When we decided to pursue becoming foster parents, we had to get a bit more responsible. One such bit was to finally put up a smoke detector after living in our house for over four years. Sure, it's a good thing to have a smoke detector, but combine that with the fact that our oven doesn't have an exhaust fan and it becomes very annoying to cook a frozen pizza for dinner, as I did the other night. Wihout fail, when we've cooked a pizza over the past few months, the smoke alarm has sounded and I've had to press the "hush" button. But even in "hush" mode, a high-pitched beep goes off about every 30 seconds for seven minutes and then, if the smoke hasn't cleared, the full alarm restarts.
Our dogs hate the smoke alarm. Whenever it starts, they look for a place to hide and start shaking and give us the most pitiful looks that implore us to make the evil sound stop. Our older dog Ari is especially a 'fraidy-cat, and it seems that she's also too smart for her own good. After I put my Totino's Party Pizza in the oven, I sat down for some blogsurfing as I waited for my dinner to cook. Immediately, Ari curled up in my lap and started shaking. Now, we try not to have the heat on too high in the winter, but it wasn't that cold in our house. For several minutes, I couldn't figure out what her problem was. I kept petting her and reassuring her and even tried to get her to play with one of her favorite toys--all to no avail. You can see her above trying to hide behind (or on top of) my wife's head. As soon as I got up to check on the pizza progress, it hit me what was going on: Ari had experienced enough smoke alarms to know that they always follow my pulling a thin red box out of the freezer, unwrapping a round disk, and setting it on the oven rack. It was funny and pitiful at the same time when I realized the connection our poor pup had made.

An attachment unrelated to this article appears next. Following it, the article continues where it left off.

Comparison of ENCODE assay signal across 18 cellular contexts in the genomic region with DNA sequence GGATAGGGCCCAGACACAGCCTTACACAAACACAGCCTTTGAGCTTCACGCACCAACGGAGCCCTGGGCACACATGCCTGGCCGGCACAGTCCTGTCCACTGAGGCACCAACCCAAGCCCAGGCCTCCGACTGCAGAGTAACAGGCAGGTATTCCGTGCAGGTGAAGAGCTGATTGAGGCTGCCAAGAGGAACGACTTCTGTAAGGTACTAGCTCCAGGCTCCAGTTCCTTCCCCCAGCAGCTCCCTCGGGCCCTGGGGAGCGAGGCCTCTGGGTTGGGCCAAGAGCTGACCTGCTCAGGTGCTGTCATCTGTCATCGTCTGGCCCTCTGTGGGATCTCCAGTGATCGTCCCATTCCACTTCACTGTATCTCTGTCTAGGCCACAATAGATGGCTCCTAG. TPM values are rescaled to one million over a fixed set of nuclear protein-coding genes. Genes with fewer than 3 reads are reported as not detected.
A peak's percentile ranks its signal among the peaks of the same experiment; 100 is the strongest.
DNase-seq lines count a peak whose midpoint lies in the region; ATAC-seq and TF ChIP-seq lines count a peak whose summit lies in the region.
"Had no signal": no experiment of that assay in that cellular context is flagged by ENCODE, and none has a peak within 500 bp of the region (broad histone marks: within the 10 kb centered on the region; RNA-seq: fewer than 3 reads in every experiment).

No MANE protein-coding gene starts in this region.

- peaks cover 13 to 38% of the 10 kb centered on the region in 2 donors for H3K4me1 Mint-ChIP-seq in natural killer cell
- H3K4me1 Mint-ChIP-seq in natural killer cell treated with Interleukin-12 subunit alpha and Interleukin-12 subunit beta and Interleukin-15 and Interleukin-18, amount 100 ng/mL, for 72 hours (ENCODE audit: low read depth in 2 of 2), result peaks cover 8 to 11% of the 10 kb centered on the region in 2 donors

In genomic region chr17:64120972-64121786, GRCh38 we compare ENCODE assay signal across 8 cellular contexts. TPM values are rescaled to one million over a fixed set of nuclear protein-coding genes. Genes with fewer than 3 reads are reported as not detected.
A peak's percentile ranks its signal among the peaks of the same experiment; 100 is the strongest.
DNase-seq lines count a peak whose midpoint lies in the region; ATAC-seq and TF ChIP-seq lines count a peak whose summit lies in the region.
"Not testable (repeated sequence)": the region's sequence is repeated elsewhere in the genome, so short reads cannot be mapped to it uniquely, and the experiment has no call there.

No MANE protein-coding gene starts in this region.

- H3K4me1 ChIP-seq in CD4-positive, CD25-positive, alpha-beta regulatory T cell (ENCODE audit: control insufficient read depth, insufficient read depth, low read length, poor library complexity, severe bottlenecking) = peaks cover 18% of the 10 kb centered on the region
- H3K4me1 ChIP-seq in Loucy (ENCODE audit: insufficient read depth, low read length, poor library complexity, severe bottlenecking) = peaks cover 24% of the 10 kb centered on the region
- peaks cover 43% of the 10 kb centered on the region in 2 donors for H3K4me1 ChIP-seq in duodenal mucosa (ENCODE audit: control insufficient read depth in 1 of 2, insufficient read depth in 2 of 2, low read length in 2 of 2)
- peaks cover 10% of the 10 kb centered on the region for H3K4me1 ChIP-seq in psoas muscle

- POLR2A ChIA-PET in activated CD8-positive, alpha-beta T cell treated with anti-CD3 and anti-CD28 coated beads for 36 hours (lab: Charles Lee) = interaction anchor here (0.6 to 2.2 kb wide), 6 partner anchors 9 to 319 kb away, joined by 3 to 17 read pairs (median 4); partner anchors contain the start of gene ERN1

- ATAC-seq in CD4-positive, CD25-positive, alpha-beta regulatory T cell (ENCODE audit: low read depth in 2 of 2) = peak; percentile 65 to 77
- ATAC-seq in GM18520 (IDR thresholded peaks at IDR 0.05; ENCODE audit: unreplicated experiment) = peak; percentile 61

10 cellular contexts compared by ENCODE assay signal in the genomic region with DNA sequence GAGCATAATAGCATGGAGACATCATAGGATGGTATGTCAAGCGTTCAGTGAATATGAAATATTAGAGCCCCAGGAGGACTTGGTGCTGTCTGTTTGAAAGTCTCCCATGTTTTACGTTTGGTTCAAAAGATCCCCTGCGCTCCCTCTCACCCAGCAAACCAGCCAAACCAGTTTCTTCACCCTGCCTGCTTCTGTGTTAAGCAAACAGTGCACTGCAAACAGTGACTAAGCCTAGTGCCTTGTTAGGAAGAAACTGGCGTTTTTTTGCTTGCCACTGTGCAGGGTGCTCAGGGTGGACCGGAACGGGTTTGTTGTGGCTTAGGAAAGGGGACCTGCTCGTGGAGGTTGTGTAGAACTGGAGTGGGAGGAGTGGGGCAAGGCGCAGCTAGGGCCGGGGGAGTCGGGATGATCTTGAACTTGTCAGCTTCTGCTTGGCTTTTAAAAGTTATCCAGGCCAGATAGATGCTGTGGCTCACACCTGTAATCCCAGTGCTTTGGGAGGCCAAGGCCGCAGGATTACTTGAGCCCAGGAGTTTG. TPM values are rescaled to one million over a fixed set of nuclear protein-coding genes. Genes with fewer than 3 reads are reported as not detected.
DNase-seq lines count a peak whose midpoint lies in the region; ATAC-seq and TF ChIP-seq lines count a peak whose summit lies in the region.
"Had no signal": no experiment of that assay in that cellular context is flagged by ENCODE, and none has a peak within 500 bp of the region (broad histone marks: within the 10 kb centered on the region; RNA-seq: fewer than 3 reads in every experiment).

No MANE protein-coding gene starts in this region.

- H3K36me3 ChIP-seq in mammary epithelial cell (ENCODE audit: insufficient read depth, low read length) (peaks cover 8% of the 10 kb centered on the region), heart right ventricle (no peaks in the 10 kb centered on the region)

Of course, it's no good trying to explain to Ari that the smoke alarm poses no real threat or danger to her. (Four years in our house and she still doesn't understand much English.) And all my reassuring gestures and comforting words made litte impact. Even though I've always care for and protected her, she couldn't get past her perception of her circumstances. She sensed a threat and she was consumed with reacting to it. I'm not much different. Despite all the provision, protection, and promises I have received from God throughout my life, they all go out my mental window when I'm faced with a distressing situation. Oh, maybe not every time, but too often anyway. I know intellectually that my Heavenly Father who gave His one and only Son for me will also deliver on every other promise He has made. But in the moment, it is often more likely that I will be consumed with the dread of physical/emotional/spiritual pain than with trust in the faithfulness of my Lord. Yet as similar as I am with my dog Ari, there's something I could learn from her. When she was frightened, she didn't try to put on a bold face and stick it out, she came to me for comfort and protection. Too often, I try to solve my own issues or I simply give in to dispair about my troubles. Instead I ought to flee to Him who has real comfort and protection to provide. I ought to admit my brokenness and seek restoration and wholeness from the only One who can give them. He's promised He's ready and willing to do so.
boon-dog-gle: (noun) work of little or no value done merely to keep or look busy.
free: (adjective) provided without, or not subject to, a charge or payment.
"The Bible tells us to love our neighbors, and also to love our enemies; probably because they are generally the same people."